Strange Bus Ride: Transportation in Santiago, Chile

Strange Bus Ride: Transportation in Santiago, Chile

By Todd Legler

The wheels screetch as the chariot comes to a stop. I’ve depended on these yellow beasts for the past week to take me from point A to point B. Unfortunately they seem to have a mind of their own and often skip right to point Z dropping me in unknown lands.

I climb a few steps to meet the driver’s tired gaze. I pay my fair and grab my change while I trip over an old ladies grocery cart, thoughtfully left in the aisle for idiots like me to fall on as the bus takes off. She smiles and I smile back despite the unpleasant words pushing through my head. I pick myself up and find a seat near the front. “And now a word from your local chemist” blares across the radio as the bus breaks to a sharp stop.

“Ladies and Gentlemen” says a man that hops on … “Eat more bananas” says the chemist on the radio. “I have an offer for you today that you can’t possibly refuse” yells the man with a card-board box in his right hand while his left one desperately attempts to keep the rest of his body balanced as the bus slaloms through traffic. “For those of you that care for your feet, as should every decent individual, I have beautiful, brand new, extendable socks. Furry on the outside, soft on the inside, they come as trios or they get lonely, three for the price of five with a special rubber duck and an exotic animal of your choice.”

He sells a few socks, ducks and Australian water-bugs before leaving his place to a huge pair of overalls hanging from a white face with a red nose. I just now notice that the really annoying sound echoing through my skull is only an 80’s synthesizer effect from a remix version of the Ghost Busters sound track crackling though the speakers … “how appropriate,” I think to myself.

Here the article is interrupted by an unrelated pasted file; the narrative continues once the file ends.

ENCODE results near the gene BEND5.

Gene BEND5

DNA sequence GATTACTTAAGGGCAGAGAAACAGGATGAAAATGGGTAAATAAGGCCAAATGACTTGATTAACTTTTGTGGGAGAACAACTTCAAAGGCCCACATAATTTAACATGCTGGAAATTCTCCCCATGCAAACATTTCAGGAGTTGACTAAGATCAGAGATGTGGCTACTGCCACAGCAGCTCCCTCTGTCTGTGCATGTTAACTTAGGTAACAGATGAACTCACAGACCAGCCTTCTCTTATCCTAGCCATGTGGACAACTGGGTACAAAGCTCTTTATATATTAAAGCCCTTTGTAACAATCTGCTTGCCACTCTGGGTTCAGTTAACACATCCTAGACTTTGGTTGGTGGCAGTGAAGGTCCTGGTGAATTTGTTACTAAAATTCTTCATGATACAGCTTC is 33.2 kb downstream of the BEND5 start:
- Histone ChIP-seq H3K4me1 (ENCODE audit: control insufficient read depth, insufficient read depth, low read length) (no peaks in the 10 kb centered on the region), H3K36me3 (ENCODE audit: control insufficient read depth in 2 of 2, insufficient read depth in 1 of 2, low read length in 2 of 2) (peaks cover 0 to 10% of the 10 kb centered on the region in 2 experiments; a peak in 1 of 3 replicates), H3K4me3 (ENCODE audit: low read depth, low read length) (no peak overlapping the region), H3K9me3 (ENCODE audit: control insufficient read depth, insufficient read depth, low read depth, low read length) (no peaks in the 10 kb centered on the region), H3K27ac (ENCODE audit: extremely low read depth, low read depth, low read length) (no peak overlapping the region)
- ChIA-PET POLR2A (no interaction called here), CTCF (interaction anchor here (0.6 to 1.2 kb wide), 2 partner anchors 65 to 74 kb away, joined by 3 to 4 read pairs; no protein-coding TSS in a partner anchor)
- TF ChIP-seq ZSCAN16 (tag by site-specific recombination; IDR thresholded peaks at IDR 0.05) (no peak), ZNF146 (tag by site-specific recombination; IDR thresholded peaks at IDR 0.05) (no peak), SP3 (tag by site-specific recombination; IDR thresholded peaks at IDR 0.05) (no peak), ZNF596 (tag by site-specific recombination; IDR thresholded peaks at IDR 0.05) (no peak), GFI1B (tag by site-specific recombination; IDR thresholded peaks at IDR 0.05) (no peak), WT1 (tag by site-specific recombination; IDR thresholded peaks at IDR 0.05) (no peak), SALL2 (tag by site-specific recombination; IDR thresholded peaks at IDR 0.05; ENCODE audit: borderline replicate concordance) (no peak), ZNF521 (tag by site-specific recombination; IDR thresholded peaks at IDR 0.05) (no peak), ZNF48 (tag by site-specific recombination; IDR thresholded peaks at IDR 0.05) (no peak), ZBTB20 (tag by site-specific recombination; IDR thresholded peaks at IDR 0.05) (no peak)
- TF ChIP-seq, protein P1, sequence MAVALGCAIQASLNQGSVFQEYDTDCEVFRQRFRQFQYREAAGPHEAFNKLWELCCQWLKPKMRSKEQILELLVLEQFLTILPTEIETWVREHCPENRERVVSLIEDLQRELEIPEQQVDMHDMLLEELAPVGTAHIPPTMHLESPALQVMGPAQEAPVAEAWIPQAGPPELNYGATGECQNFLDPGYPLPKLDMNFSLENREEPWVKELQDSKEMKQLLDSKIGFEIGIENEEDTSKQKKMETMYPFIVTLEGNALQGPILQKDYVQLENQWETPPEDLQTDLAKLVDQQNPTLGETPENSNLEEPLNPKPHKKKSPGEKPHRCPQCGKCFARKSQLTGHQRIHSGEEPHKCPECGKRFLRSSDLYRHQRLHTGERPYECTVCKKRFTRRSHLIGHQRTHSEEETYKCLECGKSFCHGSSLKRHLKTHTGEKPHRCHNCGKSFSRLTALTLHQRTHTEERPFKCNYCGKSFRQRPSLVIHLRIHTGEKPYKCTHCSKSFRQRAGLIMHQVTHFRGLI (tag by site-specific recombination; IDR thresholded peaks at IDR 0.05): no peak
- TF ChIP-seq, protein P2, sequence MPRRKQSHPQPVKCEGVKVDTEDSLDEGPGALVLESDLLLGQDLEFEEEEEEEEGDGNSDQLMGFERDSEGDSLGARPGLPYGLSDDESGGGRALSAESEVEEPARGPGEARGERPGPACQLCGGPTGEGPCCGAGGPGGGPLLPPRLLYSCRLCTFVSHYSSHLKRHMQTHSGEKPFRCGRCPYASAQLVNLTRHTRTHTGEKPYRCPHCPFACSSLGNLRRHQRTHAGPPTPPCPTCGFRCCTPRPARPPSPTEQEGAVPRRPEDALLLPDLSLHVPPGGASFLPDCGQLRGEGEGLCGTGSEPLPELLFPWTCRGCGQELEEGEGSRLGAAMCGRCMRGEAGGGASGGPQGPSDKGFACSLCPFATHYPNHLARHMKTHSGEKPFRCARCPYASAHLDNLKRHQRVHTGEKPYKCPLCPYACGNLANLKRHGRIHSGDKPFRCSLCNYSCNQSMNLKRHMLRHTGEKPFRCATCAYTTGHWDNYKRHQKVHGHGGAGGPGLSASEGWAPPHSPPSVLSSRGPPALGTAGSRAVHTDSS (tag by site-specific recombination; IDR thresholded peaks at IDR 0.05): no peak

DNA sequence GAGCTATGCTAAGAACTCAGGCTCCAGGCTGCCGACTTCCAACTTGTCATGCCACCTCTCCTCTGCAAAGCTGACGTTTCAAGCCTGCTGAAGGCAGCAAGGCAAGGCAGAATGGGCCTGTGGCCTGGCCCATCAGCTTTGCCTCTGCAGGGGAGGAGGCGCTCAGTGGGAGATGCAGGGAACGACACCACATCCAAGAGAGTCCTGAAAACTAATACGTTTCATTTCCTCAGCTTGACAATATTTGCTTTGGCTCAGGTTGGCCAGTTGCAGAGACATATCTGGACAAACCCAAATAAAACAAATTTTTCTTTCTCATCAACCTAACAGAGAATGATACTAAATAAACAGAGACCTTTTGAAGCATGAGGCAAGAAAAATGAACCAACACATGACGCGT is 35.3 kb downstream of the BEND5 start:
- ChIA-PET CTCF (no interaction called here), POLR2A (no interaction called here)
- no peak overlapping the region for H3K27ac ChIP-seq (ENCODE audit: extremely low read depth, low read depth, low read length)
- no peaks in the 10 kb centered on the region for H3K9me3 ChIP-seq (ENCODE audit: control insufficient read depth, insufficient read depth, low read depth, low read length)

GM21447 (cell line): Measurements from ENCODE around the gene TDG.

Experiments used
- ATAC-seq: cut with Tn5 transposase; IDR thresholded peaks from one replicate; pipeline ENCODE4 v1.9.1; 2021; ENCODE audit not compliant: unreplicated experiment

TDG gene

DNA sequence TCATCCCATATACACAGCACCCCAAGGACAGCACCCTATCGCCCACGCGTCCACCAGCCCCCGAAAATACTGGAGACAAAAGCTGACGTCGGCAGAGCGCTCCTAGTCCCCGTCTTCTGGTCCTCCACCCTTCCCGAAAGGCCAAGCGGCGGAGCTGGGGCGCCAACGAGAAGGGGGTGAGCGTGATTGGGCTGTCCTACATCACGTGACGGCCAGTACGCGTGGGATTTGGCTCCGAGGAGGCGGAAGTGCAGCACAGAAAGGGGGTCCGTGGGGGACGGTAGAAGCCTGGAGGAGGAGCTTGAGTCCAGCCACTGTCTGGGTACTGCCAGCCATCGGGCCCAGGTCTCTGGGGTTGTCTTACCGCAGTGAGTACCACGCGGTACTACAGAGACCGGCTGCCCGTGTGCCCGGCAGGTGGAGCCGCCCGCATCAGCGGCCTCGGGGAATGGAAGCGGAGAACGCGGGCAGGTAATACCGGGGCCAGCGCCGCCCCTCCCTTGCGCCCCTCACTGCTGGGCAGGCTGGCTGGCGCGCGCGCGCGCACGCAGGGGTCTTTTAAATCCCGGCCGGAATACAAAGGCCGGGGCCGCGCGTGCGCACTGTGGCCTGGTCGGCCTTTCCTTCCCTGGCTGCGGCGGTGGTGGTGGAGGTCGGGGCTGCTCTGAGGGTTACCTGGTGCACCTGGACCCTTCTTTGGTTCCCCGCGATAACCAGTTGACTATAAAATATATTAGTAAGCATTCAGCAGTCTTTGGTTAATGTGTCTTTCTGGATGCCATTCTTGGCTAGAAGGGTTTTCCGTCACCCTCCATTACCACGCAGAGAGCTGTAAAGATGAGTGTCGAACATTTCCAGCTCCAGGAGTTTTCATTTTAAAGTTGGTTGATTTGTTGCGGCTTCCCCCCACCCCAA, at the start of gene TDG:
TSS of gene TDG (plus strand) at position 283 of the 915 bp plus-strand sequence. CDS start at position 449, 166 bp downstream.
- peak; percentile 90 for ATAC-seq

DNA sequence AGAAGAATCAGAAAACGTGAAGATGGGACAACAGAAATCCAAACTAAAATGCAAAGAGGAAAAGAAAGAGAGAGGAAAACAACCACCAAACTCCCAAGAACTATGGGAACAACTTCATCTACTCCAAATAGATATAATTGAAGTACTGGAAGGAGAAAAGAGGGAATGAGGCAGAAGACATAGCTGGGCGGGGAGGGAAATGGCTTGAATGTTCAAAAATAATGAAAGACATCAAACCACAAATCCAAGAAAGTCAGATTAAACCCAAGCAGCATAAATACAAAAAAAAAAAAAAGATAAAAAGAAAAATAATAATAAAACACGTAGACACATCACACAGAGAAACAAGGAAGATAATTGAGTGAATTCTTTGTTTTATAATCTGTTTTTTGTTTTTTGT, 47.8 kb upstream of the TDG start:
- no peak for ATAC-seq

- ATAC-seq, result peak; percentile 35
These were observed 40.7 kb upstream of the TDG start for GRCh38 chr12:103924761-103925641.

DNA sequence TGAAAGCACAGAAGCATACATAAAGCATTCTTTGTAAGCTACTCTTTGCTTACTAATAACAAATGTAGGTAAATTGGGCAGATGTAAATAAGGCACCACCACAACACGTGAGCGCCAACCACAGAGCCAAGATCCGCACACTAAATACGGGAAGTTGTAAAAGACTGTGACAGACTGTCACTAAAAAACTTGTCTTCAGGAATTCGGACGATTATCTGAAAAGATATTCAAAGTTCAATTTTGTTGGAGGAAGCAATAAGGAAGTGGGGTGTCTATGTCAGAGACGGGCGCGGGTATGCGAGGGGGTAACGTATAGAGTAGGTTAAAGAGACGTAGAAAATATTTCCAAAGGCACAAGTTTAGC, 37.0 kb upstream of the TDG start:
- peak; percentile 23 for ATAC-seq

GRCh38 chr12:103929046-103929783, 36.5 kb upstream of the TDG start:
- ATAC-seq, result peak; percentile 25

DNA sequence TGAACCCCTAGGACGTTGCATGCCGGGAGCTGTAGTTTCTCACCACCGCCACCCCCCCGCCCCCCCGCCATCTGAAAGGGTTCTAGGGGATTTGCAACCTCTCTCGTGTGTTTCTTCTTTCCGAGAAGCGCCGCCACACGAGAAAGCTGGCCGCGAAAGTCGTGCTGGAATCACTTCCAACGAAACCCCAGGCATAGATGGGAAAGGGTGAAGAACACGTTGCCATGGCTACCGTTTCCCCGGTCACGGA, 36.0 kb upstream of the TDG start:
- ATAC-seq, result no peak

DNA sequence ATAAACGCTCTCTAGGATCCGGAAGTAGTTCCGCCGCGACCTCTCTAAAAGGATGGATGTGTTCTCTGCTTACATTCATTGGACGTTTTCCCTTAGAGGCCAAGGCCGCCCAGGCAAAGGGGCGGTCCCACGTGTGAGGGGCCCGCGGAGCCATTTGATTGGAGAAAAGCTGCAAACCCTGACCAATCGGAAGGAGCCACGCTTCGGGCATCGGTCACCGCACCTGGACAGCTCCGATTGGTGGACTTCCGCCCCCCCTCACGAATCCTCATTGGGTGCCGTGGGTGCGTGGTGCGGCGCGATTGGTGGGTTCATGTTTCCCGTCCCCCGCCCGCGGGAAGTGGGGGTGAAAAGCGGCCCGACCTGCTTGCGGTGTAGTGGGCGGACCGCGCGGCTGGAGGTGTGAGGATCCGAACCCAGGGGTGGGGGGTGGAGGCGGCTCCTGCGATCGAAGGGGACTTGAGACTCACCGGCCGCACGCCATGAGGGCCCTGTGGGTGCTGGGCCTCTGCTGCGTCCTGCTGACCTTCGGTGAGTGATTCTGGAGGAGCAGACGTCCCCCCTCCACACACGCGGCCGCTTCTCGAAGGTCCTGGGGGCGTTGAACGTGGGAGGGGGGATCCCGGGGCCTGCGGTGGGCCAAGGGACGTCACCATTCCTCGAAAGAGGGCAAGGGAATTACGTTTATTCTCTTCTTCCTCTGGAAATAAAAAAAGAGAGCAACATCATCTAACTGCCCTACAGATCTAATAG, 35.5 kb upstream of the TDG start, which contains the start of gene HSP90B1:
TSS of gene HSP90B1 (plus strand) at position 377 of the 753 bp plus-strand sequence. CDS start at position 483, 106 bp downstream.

“How’s everyone feeling this evening?” asks the sad-looking clown with a huge painted smile on his face, as a few people jump off the moving bus. I had heard of ‘clown-phobia,’ but I didn’t realize the suicidal tendency it paired with. I later learned that jumping off on the role is an obligation – not a choice – given that the Santiago micros don’t actually stop for anything. “So I was walking down the street the other day … (add slapstick comedy here).” The story might have gotten better but I was unable to keep up with the Chilean slang so I started to think of delicious chicken soup. The tale continues for a good ten minutes before the clown begins pacing around in silence.

I am in the front, so he approaches me first. He stomps his left foot to the ground and turns to me with his palm facing the sky: “MY PAY!” he cries with a very determined voice as if I owe him something. I look at him curiously with one eye brow raised … then look away.

He looks down at me and simply says in a very blazé voice with his huge painted smile slowly following his small mouth: “I hate you,” and turns to the rest of the passengers. On his way to the back of the micro I can hear him tell some middle aged ladies in the same blazé tone: “you’re UGLY …ugly, ugly, ugly …” and proceed to insult the rest of the passengers that refuse to pay. As I laughed my way home I kept thinking how entertaining this place would be with people randomly insulting others that refuse to pay … A little bit of honesty in this glossy world of appearances is well appreciated. I’ll remember to pay him twice next time I see him.